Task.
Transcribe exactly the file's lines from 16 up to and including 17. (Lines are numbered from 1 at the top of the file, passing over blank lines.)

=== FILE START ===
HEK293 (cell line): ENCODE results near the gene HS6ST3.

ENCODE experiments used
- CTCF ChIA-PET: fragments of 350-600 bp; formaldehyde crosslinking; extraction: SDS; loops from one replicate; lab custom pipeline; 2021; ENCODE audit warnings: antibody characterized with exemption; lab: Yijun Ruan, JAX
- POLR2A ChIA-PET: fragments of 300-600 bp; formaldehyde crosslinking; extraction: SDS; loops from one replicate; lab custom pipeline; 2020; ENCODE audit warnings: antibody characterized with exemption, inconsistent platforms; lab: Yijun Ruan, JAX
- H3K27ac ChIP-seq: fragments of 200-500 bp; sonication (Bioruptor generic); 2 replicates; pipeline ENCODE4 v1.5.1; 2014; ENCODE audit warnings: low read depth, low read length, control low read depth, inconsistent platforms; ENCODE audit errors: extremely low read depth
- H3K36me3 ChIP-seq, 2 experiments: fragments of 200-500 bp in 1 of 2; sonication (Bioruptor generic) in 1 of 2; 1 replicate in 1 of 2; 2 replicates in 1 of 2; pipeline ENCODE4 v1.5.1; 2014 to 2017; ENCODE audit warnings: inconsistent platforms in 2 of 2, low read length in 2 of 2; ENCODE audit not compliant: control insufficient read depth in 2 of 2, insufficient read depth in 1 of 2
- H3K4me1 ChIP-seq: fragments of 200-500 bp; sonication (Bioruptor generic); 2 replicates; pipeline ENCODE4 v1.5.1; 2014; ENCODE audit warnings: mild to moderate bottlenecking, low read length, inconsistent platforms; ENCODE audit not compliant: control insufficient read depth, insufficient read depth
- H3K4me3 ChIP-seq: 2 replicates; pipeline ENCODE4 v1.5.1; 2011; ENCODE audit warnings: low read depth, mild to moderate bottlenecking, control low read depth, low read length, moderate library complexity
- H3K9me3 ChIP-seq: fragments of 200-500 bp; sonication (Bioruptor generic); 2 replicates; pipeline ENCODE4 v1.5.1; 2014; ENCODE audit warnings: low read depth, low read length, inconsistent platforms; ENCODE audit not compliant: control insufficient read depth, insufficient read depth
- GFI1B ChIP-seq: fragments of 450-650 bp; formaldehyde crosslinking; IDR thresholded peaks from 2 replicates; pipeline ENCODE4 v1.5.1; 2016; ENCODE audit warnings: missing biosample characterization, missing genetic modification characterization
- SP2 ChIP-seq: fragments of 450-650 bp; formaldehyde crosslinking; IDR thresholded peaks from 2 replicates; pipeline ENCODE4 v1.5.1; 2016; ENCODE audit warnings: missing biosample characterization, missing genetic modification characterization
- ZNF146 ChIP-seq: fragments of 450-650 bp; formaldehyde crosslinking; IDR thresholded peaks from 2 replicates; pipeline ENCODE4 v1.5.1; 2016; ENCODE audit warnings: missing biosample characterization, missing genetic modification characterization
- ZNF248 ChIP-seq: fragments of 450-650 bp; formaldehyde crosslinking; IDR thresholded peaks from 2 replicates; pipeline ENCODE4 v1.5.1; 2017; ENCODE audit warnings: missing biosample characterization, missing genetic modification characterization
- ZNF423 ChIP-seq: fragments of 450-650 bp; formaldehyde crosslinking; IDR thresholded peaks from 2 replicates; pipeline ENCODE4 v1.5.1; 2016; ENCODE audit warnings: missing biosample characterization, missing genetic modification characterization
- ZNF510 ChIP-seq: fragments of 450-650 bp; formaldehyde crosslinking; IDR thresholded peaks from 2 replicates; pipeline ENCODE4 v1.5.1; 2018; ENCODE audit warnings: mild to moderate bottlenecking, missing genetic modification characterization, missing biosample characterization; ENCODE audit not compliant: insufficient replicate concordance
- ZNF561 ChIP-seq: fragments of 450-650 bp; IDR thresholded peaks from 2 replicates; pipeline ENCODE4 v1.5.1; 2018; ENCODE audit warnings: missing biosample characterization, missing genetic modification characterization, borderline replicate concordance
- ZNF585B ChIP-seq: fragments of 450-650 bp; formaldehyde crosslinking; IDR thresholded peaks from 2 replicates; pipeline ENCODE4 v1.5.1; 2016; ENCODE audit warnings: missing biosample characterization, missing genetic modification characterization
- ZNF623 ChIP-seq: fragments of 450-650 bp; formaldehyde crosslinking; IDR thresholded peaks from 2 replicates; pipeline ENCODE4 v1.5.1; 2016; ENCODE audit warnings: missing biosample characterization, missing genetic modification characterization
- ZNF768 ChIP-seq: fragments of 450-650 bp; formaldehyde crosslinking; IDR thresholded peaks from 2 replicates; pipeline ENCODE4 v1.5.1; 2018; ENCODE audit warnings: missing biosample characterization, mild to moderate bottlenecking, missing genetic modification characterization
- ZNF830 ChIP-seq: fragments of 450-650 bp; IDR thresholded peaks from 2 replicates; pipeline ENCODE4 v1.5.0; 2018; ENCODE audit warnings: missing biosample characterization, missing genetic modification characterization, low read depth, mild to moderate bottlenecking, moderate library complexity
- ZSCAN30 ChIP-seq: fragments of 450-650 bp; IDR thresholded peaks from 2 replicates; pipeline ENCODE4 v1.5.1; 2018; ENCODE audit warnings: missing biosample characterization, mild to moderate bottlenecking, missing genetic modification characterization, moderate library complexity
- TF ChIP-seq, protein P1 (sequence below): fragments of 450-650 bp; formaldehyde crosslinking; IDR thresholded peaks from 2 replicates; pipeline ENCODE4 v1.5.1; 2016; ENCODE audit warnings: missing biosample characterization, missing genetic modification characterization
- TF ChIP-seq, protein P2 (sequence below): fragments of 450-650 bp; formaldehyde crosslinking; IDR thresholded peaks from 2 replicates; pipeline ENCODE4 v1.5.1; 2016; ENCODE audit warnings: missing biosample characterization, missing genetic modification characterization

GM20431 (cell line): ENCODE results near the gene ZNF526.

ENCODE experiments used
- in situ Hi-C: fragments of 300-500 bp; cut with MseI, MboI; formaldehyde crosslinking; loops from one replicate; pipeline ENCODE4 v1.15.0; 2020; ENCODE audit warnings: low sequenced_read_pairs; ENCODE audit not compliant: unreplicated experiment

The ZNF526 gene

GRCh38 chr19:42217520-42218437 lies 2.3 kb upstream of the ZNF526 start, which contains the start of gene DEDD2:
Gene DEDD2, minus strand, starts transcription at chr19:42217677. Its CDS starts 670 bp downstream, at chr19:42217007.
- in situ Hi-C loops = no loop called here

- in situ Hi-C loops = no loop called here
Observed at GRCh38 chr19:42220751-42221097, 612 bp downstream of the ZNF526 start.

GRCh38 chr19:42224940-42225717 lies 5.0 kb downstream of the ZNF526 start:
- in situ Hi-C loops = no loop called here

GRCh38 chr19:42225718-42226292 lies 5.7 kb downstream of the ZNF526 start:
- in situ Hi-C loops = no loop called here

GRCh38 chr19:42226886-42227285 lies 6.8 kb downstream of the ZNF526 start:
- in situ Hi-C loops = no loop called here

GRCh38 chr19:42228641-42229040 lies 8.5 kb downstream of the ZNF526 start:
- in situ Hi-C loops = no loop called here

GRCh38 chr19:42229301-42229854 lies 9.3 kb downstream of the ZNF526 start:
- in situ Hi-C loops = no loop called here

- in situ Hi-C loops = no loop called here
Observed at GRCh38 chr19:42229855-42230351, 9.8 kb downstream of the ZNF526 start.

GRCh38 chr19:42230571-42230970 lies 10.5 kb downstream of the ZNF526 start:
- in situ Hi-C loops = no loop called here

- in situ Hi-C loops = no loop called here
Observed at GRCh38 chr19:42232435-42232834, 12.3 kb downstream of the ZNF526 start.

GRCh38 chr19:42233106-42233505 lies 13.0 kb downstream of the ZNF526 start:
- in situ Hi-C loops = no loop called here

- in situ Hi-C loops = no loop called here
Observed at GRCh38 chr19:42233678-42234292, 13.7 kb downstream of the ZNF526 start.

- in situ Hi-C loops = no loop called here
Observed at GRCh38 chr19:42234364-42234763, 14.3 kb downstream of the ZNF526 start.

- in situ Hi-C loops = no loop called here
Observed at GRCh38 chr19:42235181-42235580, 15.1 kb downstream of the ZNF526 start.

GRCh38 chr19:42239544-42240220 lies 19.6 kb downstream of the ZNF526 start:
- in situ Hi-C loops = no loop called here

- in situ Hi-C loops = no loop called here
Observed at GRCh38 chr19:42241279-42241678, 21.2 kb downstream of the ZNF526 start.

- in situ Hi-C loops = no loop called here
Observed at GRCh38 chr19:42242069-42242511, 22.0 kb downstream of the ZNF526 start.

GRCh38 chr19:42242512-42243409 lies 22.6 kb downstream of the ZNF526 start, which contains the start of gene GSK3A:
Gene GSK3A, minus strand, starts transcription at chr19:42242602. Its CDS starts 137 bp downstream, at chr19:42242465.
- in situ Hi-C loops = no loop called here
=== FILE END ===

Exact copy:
- ZNF561 ChIP-seq: fragments of 450-650 bp; IDR thresholded peaks from 2 replicates; pipeline ENCODE4 v1.5.1; 2018; ENCODE audit warnings: missing biosample characterization, missing genetic modification characterization, borderline replicate concordance
- ZNF585B ChIP-seq: fragments of 450-650 bp; formaldehyde crosslinking; IDR thresholded peaks from 2 replicates; pipeline ENCODE4 v1.5.1; 2016; ENCODE audit warnings: missing biosample characterization, missing genetic modification characterization